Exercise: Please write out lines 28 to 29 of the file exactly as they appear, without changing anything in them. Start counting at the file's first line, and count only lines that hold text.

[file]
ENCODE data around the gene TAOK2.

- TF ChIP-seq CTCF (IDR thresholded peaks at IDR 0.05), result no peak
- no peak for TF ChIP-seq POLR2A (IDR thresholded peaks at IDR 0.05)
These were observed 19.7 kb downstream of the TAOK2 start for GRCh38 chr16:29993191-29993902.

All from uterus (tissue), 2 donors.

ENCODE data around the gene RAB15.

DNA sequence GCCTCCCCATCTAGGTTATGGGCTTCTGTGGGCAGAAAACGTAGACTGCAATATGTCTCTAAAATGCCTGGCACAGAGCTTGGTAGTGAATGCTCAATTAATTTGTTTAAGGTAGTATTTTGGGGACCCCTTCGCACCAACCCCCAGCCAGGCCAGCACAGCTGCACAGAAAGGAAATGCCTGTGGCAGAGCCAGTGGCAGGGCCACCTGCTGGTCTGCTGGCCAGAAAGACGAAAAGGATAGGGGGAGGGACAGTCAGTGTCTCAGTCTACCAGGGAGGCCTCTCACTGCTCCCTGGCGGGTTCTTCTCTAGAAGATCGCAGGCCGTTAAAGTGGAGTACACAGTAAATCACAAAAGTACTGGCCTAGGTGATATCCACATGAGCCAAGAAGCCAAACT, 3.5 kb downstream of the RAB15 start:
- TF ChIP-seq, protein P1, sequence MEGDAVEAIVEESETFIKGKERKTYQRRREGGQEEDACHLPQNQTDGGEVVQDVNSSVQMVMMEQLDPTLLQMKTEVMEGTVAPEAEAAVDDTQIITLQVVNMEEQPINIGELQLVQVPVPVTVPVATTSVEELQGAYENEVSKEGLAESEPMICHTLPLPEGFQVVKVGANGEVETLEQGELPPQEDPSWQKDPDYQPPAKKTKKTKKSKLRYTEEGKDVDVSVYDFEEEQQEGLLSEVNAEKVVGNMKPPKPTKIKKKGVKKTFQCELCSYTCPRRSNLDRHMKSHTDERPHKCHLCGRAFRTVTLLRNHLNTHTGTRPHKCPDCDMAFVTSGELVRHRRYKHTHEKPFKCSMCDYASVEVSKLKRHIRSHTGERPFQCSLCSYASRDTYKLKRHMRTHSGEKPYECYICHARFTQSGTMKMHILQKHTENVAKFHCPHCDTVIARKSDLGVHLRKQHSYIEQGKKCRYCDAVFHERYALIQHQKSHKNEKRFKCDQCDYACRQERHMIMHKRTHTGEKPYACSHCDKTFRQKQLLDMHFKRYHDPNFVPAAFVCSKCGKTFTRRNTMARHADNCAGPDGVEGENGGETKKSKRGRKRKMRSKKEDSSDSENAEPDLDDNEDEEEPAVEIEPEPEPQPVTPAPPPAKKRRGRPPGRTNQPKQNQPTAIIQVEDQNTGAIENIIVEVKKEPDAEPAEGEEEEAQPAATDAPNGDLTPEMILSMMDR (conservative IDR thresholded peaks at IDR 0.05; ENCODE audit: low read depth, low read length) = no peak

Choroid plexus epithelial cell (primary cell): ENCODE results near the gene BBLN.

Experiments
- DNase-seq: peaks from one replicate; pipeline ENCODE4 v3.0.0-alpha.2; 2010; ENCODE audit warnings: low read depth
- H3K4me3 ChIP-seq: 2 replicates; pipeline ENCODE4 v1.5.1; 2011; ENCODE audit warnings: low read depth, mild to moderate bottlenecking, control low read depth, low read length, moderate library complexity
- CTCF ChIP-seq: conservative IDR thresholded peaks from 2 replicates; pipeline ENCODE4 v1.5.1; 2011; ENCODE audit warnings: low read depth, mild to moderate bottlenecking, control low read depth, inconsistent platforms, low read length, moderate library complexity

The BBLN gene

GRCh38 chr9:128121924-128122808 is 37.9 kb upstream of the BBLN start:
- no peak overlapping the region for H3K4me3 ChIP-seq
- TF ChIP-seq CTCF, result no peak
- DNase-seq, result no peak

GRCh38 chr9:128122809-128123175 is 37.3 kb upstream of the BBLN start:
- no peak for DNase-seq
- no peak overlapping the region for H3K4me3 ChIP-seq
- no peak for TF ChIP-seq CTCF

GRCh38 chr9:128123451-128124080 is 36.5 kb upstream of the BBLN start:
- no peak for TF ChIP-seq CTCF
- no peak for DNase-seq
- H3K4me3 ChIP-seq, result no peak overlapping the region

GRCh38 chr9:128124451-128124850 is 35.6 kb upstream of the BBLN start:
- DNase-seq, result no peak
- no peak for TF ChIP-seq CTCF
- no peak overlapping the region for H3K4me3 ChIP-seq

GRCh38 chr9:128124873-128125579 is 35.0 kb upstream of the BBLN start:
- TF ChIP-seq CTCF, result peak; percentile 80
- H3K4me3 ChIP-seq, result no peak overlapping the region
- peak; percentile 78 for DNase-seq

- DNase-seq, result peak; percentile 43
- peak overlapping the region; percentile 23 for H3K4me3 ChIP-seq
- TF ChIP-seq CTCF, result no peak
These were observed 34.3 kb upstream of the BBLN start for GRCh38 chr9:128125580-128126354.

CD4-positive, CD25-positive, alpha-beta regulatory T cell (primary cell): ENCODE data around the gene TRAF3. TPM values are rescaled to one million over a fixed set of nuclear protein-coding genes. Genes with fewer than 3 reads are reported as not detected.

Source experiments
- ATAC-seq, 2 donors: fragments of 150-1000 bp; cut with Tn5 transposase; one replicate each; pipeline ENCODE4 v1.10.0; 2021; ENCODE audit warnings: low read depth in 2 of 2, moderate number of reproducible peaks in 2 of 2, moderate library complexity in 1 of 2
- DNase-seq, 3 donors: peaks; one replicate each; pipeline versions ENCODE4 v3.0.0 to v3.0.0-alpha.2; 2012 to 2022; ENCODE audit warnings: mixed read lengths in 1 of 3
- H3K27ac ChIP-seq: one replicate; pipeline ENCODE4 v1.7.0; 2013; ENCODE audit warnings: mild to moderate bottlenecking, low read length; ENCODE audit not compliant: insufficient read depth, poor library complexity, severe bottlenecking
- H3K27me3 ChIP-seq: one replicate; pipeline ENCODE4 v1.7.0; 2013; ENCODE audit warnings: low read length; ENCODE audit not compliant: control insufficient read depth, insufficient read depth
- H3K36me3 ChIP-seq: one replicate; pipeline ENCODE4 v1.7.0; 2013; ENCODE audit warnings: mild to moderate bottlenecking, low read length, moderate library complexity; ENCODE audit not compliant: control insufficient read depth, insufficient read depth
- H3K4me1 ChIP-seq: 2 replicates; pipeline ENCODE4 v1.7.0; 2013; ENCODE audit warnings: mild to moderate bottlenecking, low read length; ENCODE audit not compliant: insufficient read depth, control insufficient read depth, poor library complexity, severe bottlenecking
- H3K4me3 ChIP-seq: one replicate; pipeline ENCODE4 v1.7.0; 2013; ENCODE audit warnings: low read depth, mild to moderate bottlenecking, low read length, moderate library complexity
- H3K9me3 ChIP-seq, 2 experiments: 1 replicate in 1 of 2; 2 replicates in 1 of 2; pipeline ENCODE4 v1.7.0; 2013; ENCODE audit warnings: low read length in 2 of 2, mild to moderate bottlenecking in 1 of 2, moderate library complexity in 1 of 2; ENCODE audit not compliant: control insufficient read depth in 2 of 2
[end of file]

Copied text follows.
- DNase-seq, result no peak
- no peak for TF ChIP-seq CTCF